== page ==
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Oct 17, 2010 04:59 PM

Dealing with kabocha squash

This week another teacher and I are doing a Halloween lesson with 6th graders in which they make pumpkin pancakes. We're using kabocha squash for the pumpkin. The recipe involves cutting the pumpkin into small cubes, microwaving it, and then squashing it into the pancake batter.
To keep our precious 12 year old babies from cutting off their fingers, we're going to do the cutting into cubes part ourselves before the lesson. The problem is that this means we'll have to cut 6 whole pumpkins into small pieces... and we learned when trying out the recipe that kabocha is extremely difficult to cut since it's so hard. Are there any suggestions for an easy way to get the small pieces we want, or a way to soften the squash?

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  1. The best way to cook kabocha would be to cut it in half, scoop out the seeds, and roast it. But since you probably don't have the time for that, try cutting them in half and scooping out the seeds, microwave (cut side down) enough to soften a bit, then scoop out the flesh with a big spoon (or peel off the skin if the flesh is too hard), cube the flesh and microwave again. I've never done it this way so I can't say how long to microwave them at each step, but squash are pretty forgiving when it comes to cooking.

    Good call using kabocha -- much tastier than pumpkin.

    1. Personally, I'd wash it well and remove all the seeds and gunk, then wrap in foil and roast in the oven. If you just cut it in half. Surely the kids can handle getting all that out of the shell with a tablespoon. Also, I think it would be safer in that it would be cool. Mashing hot squash squares might be as much of a danger as the knives. At least, I remember getting pretty burned by hot potato back the first time I made mashed potatoes. The thing is it is hot and it is sticky. Although sounds like they'll be cooking the pancakes? If you have ovens available the kids can prepare the squash as far as cleaning them out after an adult just cuts them in half, then you can do a lesson of some sort while they bake, and then they can scoop them out after they cool a little?

      Only other softening possibility I see other than bake them is par boil it, maybe.

      2 Replies
      1. re: GertieHound

        First find yourself a good SHARP chef's knife - cut it in half and scoop out seeds with a melon baller if you have one. Flat side down remove the skin with a knife. Cube the squash. Steam the cubes over a double boiler or in a bamboo steamer - the result will be tender and not overly wet. You could also boil and drain.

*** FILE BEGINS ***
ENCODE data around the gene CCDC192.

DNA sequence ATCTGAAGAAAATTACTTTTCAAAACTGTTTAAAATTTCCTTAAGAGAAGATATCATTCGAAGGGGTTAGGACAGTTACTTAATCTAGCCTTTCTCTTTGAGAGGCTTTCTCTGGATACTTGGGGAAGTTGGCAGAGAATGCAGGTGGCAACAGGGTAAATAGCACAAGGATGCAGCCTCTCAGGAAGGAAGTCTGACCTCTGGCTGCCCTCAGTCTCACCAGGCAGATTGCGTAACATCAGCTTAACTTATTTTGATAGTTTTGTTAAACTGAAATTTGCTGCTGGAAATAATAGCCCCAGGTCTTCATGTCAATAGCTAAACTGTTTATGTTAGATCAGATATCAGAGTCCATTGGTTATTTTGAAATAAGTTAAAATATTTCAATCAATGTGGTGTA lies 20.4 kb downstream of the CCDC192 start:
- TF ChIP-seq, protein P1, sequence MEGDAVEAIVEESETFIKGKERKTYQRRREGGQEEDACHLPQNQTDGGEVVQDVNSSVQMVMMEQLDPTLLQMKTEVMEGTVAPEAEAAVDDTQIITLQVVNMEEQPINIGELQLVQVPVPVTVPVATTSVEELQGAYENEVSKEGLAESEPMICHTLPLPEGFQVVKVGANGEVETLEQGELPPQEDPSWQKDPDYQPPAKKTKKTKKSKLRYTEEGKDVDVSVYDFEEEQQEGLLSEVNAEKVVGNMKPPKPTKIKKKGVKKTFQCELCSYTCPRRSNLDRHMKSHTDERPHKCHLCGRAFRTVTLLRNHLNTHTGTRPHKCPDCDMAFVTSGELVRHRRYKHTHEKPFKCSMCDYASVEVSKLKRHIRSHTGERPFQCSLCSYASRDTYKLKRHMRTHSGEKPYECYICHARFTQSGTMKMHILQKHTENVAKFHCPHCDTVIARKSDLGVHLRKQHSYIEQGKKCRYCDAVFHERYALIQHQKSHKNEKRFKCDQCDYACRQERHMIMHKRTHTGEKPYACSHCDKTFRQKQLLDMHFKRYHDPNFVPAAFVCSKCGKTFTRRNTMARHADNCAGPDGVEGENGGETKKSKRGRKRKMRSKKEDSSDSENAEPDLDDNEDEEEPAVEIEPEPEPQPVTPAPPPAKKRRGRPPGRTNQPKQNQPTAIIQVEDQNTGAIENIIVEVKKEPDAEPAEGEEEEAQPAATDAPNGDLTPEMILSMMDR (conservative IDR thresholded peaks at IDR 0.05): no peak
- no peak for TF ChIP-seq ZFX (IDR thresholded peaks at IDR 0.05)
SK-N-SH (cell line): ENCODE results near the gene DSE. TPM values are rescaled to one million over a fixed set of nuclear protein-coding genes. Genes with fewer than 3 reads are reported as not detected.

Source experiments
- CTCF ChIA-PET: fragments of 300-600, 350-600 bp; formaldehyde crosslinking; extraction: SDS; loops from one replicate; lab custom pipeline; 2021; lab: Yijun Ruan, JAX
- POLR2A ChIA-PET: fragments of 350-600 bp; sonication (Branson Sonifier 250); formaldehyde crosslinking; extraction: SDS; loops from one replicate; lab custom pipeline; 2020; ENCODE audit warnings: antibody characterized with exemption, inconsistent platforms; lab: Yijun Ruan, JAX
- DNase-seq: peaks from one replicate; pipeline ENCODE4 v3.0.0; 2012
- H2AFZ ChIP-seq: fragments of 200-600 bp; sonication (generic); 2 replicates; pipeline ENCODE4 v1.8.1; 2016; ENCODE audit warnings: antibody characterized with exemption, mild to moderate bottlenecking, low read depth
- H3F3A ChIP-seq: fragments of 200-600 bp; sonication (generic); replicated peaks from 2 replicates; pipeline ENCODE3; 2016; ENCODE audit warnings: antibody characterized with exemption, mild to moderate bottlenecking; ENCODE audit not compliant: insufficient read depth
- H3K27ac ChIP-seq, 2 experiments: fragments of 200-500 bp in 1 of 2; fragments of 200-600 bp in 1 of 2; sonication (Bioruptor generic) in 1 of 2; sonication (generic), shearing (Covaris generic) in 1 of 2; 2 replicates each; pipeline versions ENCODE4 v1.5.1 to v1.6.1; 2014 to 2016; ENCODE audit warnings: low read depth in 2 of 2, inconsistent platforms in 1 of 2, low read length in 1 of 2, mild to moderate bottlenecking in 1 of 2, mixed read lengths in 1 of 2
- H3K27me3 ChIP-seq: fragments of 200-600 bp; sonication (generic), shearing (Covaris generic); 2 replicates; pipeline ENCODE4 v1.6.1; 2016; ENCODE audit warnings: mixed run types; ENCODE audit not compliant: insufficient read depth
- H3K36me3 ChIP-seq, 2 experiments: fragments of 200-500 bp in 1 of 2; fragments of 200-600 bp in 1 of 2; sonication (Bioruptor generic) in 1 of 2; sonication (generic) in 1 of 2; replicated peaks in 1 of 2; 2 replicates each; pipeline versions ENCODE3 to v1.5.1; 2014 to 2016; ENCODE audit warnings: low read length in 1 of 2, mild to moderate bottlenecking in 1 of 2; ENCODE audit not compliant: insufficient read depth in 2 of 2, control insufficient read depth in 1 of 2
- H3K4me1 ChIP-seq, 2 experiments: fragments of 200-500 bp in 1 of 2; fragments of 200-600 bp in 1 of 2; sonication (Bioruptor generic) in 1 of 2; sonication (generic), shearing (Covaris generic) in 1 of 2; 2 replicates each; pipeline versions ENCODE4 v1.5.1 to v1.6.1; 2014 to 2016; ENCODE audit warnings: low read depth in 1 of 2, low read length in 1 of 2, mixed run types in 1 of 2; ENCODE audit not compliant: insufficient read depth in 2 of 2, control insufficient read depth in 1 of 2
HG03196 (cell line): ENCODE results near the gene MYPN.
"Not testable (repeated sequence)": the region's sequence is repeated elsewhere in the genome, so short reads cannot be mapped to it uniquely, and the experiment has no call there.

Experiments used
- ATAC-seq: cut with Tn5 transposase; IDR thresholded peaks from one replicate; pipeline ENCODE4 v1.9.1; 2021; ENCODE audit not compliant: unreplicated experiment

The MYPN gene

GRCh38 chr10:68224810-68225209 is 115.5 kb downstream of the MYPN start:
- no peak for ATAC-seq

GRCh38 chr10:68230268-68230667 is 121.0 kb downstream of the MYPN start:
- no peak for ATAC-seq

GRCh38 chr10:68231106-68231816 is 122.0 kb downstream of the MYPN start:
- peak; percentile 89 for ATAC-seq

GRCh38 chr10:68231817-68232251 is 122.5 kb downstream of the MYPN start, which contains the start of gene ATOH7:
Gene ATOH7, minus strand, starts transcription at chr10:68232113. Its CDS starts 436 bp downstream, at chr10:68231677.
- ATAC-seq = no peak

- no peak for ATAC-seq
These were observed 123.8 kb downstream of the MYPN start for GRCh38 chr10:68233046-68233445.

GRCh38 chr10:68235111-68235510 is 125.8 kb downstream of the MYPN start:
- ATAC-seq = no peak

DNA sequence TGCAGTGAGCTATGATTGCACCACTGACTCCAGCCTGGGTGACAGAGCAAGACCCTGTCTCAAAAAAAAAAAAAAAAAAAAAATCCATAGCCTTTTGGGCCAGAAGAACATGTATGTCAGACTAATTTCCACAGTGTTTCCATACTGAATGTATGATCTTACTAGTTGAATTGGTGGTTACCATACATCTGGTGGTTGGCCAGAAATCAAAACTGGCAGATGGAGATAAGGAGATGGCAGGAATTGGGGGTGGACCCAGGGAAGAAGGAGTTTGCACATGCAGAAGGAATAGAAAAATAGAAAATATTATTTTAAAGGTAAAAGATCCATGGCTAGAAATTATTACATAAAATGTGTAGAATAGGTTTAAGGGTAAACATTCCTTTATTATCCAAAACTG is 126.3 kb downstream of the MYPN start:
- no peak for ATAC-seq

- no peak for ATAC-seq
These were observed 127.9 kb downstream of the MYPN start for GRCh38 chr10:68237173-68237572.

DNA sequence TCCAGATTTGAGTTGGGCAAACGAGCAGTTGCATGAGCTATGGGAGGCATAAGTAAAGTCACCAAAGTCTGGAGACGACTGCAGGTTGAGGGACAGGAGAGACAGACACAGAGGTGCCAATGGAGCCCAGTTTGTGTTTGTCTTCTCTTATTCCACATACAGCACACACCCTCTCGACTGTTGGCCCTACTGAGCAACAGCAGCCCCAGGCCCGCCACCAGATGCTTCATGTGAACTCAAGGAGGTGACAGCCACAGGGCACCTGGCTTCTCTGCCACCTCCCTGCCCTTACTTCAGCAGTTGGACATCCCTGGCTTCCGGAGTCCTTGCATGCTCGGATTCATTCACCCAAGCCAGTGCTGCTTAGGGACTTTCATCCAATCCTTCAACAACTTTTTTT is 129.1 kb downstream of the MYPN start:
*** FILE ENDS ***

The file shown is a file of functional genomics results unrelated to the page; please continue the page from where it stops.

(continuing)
1. re: howchow

          Yes, you need a sharp knife, 6" or longer blade. I think a thinner blade is better than a thick one, because the thicker blade acts like a wedge.

          I wash it, and cut it in half, then scoop out the seeds (kids could do this step).

          Roasting or microwaving the halves is an option. Usually though I cut it into smaller pieces and steam them. I progressively cut the halves into halves and so until I get wedges a couple of inches in size.

          I usually cook it with the skin on, and eat skin along with the flesh. An alternative is to separate skin from flesh after cooking. Removing the skin before cooking is also an option. Last time I did that used a Y shaped peeler, though a sharp knife would work. It is harder to peel than a carrot or potato.

      2. I always microwave or roast squash halves because I find them so hard to cut into cubes. why don't you do that ahwad of time, and then you can just give the cool cubes to the kids to mush? I don't know if time time or quipment are a factor.

        by the way, I have used this method with all types of recipes, and the pre cooking does not affect the final recipe, except maybe in terms of cooking time.

        1. taking the advice of my arthritic cousin I no longer cut hard squash/pumpkins before cooking. She uses a little drill to make a hole for steam but I just stab it (aggression relief ;-] then pop in a cold oven or the microwave and cook until soft enough for your purpose. This also makes them *so* much easier to scrape seeds and peel the skin.